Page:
What began with The Warrior Woman—Chinese immigrant women—is now continued with the focus on the China Men who left China for the Gold Mountain; and all of Kingston's different impulses—curatorial, reconstructive, celebratory, quizzical—are again brought into play. Starting with a remembrance of her father's misogynistic curses issued while he ironed in the family laundry in Stockton, California (Dog vomit. Your mother's cunt. Your mother's smelly cunt), Kingston traces backward and miscellaneously. There are the Chinese, for instance, who came to Hawaii and cut cane, who at day's end would cut huge holes in the earth and shout home greetings to China. Or those who swung out in baskets over ravines in the Sierra Nevada mountains to set explosive charges for railroad bridges (Through the wickerwork, slivers of depths darted like needles, nothing between him and air but thin rattan. Gusts of wind spun the light baskets)—only to be driven out of the territory after the railroad was built. And family stories: the uncles who quite acceptably saw ghosts or who turned paranoid or who were driven mad by guilt and cured by expiation. Kingston's non-sentimental approach to ethnicity remains one of her strongest bases—her knowledge that a people's particular and real madness is one of its most enduring flavors. Meanwhile, too, the autobiographical thread runs snakily throughout: Kingston's father's myth-encrusted coming-to-America begins a cycle that ends with her brother's being stationed in Taiwan during the Vietnam War. And it's all delivered in short, clustering swags of prose—which usually have a hypnotically appealing command; when not, the jigsaw-puzzle approach—piece next to piece—does sometimes flirt with imagist pretension. But, self-conscious lapses aside, this remains in sum—like Warrior Woman—exemplary history in the personal, investigatory mode.

Pub Date: June 13, 1980

ISBN: 0679723285

Page Count: 307

Publisher: Knopf

Review Posted Online: Oct. 11, 2011

Kirkus Reviews Issue: June 1, 1980

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The author's youthfulness helps to assure the inevitable comparison with the Anne Frank diary although over and above the...


Elie Wiesel spent his early years in a small Transylvanian town as one of four children. 

He was the only one of the family to survive what Francois Maurois, in his introduction, calls the "human holocaust" of the persecution of the Jews, which began with the restrictions, the singularization of the yellow star, the enclosure within the ghetto, and went on to the mass deportations to the ovens of Auschwitz and Buchenwald. There are unforgettable and horrifying scenes here in this spare and sombre memoir of this experience of the hanging of a child, of his first farewell with his father who leaves him an inheritance of a knife and a spoon, and of his last goodbye at Buchenwald his father's corpse is already cold let alone the long months of survival under unconscionable conditions.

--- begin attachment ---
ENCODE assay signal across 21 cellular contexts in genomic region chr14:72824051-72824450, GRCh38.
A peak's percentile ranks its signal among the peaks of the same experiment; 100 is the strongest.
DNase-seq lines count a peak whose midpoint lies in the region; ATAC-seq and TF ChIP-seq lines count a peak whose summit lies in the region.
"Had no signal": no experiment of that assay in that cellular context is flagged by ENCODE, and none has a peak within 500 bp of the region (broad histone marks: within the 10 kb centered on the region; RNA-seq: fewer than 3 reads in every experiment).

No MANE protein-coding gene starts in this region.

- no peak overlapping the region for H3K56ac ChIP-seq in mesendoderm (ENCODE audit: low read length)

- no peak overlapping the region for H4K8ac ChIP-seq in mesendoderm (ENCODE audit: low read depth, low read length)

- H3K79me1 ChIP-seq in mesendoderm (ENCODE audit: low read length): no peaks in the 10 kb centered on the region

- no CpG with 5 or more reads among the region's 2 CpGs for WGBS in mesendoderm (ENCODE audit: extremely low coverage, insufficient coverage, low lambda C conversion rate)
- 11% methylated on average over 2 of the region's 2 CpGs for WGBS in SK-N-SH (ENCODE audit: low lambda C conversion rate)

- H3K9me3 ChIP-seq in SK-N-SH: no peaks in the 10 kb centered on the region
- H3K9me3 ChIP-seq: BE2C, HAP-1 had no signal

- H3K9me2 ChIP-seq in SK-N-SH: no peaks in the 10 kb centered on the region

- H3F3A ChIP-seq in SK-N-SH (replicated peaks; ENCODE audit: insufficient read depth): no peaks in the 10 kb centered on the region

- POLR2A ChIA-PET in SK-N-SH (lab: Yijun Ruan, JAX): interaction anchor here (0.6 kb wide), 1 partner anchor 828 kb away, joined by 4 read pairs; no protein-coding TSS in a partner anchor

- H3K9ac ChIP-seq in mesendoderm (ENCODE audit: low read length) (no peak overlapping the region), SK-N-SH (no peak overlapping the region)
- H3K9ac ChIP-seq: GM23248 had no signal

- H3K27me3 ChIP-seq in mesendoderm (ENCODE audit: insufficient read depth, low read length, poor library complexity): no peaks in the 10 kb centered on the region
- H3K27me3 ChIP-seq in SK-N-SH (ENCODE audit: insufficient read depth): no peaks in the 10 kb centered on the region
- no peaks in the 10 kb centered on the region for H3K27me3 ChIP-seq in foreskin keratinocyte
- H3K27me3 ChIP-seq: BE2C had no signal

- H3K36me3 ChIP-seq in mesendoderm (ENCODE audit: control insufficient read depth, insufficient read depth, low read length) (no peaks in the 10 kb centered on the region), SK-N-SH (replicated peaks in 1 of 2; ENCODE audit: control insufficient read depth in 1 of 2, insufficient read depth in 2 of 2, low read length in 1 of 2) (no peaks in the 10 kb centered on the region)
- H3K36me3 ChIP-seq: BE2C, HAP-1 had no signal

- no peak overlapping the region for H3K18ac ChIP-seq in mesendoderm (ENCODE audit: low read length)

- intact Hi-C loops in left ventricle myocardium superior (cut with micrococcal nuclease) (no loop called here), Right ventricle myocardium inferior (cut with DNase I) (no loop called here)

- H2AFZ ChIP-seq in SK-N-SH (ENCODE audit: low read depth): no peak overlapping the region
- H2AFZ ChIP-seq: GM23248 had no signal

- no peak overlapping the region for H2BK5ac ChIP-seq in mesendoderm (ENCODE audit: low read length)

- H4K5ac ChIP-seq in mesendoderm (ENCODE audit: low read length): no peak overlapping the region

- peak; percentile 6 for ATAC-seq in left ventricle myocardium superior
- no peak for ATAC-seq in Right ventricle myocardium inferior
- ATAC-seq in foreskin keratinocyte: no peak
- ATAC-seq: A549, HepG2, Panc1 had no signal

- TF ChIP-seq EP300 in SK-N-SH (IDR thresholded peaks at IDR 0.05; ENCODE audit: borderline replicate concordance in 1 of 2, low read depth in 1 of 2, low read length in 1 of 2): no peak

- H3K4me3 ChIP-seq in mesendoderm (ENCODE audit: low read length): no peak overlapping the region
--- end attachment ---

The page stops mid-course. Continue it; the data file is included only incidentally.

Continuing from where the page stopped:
The author's youthfulness helps to assure the inevitable comparison with the Anne Frank diary although over and above the sphere of suffering shared, and in this case extended to the death march itself, there is no spiritual or emotional legacy here to offset any reader reluctance.

Pub Date: Jan. 16, 2006

ISBN: 0374500010

Page Count: 120

Publisher: Hill & Wang

Review Posted Online: Oct. 7, 2011

Kirkus Reviews Issue: Jan. 15, 2006

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For Howard Zinn, long-time civil rights and anti-war activist, history and ideology have a lot in common. Since he thinks that everything is in someone's interest, the historian—Zinn posits—has to figure out whose interests he or she is defining/defending/reconstructing (hence one of his previous books, The Politics of History). Zinn has no doubts about where he stands in this "people's history": "it is a history disrespectful of governments and respectful of people's movements of resistance." So what we get here, instead of the usual survey of wars, presidents, and institutions, is a survey of the usual rebellions, strikes, and protest movements. Zinn starts out by depicting the arrival of Columbus in North America from the standpoint of the Indians (which amounts to their standpoint as constructed from the observations of the Europeans); and, after easily establishing the cultural disharmony that ensued, he goes on to the importation of slaves into the colonies. Add the laborers and indentured servants that followed, plus women and later immigrants, and you have Zinn's amorphous constituency. To hear Zinn tell it, all anyone did in America at any time was to oppress or be oppressed; and so he obscures as much as his hated mainstream historical foes do—only in Zinn's case there is that absurd presumption that virtually everything that came to pass was the work of ruling-class planning: this amounts to one great indictment for conspiracy. Despite surface similarities, this is not a social history, since we get no sense of the fabric of life. Instead of negating the one-sided histories he detests, Zinn has merely reversed the image; the distortion remains.

Pub Date: Jan. 1, 1979

ISBN: 0061965588

Page Count: 772

Publisher: Harper & Row

Review Posted Online: May 26, 2012

Kirkus Reviews Issue: Jan. 1, 1979

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